Resetting Your Holiday Expectations


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We’re well into December, and holiday stress is mounting. Take a moment to reset your expectations for a happier holiday season.

While the holidays are still magical for children and some truly embrace the spirit of the season, most people find the holiday season just adds stress to their already busy life routine. Common concerns include worry about paying for gifts, finding time for all the extra festive activities, and for some, just trying to seem happy for the next month or two when they really just feel overwhelmed and tired. If that is how you feel, just know that you are not a Scrooge. In fact, you are very normal and very much in the majority. In fact, research suggests that the pressure to be happy can actually lead to sadness and even depression during the holidays.

With this in mind, take the time to reset the holiday expectations meter for yourself and your family. Consider these seven tips to creating a happier holiday.


  1. Don’t idealize the holidays. Real life is not a Norman Rockwell painting. The more you try to live up to that kind of expectation, the more frustrated, disappointed and unhappy you are likely to be with yourself and others.
  2. Accept people for who they are. Before being with family and friends this season, take a few moments and acknowledge what you wish they were like and how you would like them to act. Now, let that image go. Expecting others to be anything but themselves is unrealistic and will mostly likely increase stress.
  3. Recreate traditions. Traditions are wonderful ways to create memories and bring families close together, but traditions also often need to change over time. Take time to discuss your favorite traditions, and then plan only those traditions that best fit your current life circumstances and bring you joy.
  4. Set boundaries. Decide as a family how you will spend your time and money this holiday season. Don’t forget to schedule in some “down time” so you don’t get overburdened with activities. Once limits have been set, you might discover that holiday activities and time with extended family become much more enjoyable.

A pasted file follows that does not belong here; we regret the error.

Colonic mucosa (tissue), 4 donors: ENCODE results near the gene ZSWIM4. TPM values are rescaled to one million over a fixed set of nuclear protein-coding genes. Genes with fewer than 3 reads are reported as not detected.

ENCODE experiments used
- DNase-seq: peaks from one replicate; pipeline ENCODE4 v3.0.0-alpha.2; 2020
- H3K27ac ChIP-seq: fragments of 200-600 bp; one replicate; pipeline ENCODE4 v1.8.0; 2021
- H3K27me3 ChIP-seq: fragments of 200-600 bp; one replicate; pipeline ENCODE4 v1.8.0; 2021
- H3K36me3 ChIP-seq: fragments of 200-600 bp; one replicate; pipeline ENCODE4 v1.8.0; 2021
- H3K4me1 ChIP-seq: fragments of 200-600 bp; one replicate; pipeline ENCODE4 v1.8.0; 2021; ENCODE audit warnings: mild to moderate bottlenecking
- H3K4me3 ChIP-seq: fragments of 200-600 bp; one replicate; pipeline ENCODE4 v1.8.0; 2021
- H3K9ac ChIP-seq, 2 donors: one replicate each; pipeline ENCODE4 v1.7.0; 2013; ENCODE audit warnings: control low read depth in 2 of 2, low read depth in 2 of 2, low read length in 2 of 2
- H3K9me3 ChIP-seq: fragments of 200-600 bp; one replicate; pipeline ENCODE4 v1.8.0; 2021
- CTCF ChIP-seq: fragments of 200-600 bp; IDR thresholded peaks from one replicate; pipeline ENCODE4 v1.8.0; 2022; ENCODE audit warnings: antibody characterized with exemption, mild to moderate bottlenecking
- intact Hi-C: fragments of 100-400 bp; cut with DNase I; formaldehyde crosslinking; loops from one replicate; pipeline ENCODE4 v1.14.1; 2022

5. Take care of yourself. It’s easy to get out of the habit of exercising, eating healthy and getting enough sleep during the holiday season. Don’t take the season off from your workout routine during the holidays. Going to the gym regularly not only helps you burn the excess calories you consume from holiday feasting, it’s also a great way to relieve stress and improve self-esteem. Activities involving the whole family can also be a great tradition. In addition to exercise, be sure to take time to relax and rejuvenate so you can stay healthy and keep your spirits high.
  6. Focus on the moment. Even after setting boundaries, it can be easy to get overwhelmed.  Slow down and enjoy where you are in that moment. If you feel tense, take a deep breath and take in what you are experiencing with all of your senses. Take a mental snapshot to create memories for the future. Remember, even the frustrating moments might make you laugh in the future.
  7. Take time to reflect and focus on the positive. Take some time to think about all of the positive things that have happened in the past year. Reflect on accomplishments, goals you or your family members have achieved or positive changes that have been made – no matter how small. Capture some of these reflections in a journal so you can remember them for years to come. If you want to go above and beyond (no pressure!), send a brief email or letter to share your reflections with loved ones.

This article was written by Naomi Brower, Utah State University Extension professor


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